The proposed six-runway airport, dubbed ‘Boris Island’ is expected to have a cost of £47.3bn and could be potentially built within the next seven years.
Testrad (Thames Estuary Research and Development) claims that the airport’s unique island-based design with terminals built on reclaimed land, would bypass issues connected to other land based developments such as demolition of houses and industrial infrastructure, abolition of green field sites, bird strikes and purchase of private land.
The spokeswoman representing the consortium said: "This £47bn investment will reverse the polarity of London and facilitate regeneration of the Thames Gateway National Priority Area.
"Employment opportunities in service, technology, engineering and myriad other industries will grow to serve existing historic Thames Estuary communities, and boost the regeneration of inner East London."
She also added that the design implies that all aircraft landing and departures would take place over the Thames estuary, and thus avoid flying over residential areas of London and the South East, "removing completely the noise contours and impact which have bedevilled millions of people throughout and around London over the past 40 years”.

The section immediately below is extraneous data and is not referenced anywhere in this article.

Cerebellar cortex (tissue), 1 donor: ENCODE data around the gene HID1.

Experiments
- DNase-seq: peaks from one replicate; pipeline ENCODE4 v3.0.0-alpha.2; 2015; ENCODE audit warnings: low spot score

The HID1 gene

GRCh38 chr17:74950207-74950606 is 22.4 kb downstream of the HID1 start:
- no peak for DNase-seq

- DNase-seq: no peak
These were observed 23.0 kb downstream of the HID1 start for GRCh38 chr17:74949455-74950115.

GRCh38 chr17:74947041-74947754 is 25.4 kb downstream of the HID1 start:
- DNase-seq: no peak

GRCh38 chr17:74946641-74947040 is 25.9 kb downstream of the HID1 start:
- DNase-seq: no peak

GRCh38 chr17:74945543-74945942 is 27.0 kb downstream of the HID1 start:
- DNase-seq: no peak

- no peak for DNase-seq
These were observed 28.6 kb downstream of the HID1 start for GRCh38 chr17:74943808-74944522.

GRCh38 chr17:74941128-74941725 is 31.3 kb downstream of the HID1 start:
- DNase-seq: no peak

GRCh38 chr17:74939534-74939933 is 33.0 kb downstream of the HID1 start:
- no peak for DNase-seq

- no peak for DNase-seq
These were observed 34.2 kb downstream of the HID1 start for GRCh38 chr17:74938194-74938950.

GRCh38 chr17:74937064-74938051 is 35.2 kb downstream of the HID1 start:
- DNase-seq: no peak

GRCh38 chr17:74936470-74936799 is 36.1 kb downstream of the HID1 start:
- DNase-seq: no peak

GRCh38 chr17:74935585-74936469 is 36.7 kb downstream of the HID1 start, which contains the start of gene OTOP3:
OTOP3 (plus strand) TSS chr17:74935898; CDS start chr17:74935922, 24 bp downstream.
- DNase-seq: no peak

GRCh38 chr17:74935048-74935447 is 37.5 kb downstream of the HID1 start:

The consortium said that although Heathrow would probably have to close, the opportunities for employment, new housing and economic revival are vast, and £47bn required to fund the project would be generated from the sale of land and Heathrow closure.
Along with the construction of the new airport, Testrad disclosed its plans for a new London borough in the Heathrow area with 300,000 new residential buildings and around 200,000 new job opportunities as well as economic boost in the regions of east London, Kent and Essex.
According to the current design, the runway configuration has enough capacity for the simultaneous operation of three or four aircraft, 24-hours-a-day in all weather conditions.
Passenger check-ins and arrival terminals for the Thames Estuary airport will be at key transport hubs such as Ebbsfleet, St Pancras International in central London and even at the Royal Docks in the east. Testrad plans to link the terminals to the airport via high-speed rail tunnels and make the airport “ car free with no private car access”.
The announced plans for the estuary airport coincide with the Davies airport commission that is currently considering other potential sites for more airport capacity in the South East such as new runways at Gatwick and Heathrow.